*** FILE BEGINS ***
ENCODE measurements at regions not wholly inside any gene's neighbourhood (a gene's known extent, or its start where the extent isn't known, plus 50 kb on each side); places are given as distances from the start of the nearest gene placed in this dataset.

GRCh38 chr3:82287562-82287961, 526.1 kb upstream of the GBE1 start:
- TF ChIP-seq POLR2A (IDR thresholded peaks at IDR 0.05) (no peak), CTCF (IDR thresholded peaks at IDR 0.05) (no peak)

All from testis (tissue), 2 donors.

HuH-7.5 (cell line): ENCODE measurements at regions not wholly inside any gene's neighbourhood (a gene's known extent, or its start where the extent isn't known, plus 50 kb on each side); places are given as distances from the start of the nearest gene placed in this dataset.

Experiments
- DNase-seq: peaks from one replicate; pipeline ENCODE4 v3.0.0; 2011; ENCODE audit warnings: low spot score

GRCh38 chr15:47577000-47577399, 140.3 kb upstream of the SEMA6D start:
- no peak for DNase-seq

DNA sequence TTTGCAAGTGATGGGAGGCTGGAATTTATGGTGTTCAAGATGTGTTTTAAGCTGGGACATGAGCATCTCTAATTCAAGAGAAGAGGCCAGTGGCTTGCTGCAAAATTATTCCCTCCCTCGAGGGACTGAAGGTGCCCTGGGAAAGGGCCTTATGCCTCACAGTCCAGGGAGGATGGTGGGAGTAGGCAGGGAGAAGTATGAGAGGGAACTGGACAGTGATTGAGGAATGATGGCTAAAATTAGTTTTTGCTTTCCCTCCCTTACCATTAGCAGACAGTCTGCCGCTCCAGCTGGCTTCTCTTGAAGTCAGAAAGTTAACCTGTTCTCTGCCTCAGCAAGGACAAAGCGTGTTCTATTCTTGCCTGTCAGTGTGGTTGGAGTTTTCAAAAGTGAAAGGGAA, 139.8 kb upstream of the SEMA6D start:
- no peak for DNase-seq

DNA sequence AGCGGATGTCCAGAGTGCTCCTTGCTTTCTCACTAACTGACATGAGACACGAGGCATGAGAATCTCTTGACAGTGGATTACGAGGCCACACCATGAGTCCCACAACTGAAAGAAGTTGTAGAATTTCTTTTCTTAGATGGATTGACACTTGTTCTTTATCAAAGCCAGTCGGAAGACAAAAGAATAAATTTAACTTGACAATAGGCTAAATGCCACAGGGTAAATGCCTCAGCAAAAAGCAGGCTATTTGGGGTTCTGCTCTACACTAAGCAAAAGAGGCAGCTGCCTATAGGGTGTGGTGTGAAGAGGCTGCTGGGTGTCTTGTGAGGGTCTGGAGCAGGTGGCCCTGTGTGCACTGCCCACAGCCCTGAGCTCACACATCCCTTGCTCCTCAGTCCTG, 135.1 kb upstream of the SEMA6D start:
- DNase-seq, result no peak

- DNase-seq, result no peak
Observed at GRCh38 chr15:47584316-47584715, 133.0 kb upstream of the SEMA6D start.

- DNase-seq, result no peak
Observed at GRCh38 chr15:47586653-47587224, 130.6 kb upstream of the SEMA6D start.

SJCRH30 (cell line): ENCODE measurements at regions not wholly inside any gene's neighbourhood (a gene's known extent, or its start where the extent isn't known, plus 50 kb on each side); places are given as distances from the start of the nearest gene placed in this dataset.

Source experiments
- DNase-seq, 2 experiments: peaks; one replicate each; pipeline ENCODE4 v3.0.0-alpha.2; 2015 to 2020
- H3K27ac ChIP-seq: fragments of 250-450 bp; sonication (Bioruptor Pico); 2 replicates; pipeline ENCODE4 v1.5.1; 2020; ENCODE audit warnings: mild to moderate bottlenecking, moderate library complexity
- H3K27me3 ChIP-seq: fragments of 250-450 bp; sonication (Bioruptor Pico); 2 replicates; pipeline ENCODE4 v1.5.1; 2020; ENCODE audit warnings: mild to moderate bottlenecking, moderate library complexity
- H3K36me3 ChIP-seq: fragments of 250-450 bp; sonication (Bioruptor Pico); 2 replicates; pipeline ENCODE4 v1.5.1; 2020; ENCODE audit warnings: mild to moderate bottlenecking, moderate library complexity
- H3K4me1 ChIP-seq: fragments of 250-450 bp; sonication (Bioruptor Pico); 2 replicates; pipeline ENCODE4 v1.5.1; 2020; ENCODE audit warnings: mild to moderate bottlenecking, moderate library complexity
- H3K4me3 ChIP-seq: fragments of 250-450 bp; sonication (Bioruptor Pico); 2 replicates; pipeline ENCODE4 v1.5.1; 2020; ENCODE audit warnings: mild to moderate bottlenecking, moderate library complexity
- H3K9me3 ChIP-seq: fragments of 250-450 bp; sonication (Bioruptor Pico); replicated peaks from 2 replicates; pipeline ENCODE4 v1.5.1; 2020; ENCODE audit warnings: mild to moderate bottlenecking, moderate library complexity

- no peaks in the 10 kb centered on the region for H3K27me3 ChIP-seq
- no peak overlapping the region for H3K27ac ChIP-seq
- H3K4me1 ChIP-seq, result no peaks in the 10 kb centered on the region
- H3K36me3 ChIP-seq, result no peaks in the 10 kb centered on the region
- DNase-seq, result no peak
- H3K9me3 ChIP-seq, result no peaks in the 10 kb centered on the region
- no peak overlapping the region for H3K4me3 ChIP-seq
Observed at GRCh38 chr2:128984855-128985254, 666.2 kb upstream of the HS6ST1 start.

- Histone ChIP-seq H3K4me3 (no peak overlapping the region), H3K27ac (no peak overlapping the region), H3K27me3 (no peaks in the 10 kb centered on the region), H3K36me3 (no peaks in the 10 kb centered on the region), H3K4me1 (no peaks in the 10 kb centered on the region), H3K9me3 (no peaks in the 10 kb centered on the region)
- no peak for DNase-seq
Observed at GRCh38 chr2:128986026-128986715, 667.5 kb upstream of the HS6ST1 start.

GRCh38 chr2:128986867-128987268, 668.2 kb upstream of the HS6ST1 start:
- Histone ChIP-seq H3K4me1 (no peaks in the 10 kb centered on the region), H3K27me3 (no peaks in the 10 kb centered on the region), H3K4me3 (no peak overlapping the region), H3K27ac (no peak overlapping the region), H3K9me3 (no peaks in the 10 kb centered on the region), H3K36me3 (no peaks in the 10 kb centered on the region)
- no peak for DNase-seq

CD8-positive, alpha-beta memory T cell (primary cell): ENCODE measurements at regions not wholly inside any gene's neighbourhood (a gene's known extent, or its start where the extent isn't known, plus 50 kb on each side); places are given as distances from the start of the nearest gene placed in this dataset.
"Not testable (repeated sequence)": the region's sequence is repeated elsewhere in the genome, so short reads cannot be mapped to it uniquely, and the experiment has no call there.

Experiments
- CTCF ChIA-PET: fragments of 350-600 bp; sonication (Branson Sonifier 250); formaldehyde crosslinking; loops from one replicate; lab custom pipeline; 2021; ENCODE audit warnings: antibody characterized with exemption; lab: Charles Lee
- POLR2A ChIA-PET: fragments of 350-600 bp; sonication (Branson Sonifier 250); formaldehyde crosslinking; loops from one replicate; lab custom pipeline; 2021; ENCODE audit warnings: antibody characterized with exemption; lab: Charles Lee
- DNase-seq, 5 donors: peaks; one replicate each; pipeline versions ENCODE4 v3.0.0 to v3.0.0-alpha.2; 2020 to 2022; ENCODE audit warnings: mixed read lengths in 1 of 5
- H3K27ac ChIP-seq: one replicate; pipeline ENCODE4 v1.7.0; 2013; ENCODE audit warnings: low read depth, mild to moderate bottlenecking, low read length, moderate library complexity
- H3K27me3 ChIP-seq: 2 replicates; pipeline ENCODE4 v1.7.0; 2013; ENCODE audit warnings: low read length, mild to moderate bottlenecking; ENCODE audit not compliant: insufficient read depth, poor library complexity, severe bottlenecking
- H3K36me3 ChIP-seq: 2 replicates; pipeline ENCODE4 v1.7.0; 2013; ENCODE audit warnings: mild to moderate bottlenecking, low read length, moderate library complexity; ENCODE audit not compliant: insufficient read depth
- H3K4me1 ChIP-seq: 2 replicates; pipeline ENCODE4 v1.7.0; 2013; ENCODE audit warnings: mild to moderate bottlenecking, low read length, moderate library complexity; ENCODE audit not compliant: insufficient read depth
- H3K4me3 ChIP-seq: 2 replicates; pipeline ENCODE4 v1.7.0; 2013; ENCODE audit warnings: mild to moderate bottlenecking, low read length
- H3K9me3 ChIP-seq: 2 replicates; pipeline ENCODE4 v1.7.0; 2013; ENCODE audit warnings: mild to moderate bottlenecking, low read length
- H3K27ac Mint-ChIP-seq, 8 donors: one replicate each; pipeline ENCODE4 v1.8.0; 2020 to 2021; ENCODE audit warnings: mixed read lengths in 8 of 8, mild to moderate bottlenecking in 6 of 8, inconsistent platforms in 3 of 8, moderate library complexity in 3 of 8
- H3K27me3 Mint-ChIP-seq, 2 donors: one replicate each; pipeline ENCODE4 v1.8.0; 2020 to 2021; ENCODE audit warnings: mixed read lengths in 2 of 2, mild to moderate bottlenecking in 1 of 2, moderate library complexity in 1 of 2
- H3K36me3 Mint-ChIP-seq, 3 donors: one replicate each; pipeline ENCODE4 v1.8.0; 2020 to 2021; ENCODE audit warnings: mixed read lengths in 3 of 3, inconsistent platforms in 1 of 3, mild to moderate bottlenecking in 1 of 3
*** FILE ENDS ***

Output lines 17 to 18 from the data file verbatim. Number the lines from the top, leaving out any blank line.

Observed at GRCh38 chr15:47586653-47587224, 130.6 kb upstream of the SEMA6D start.

SJCRH30 (cell line): ENCODE measurements at regions not wholly inside any gene's neighbourhood (a gene's known extent, or its start where the extent isn't known, plus 50 kb on each side); places are given as distances from the start of the nearest gene placed in this dataset.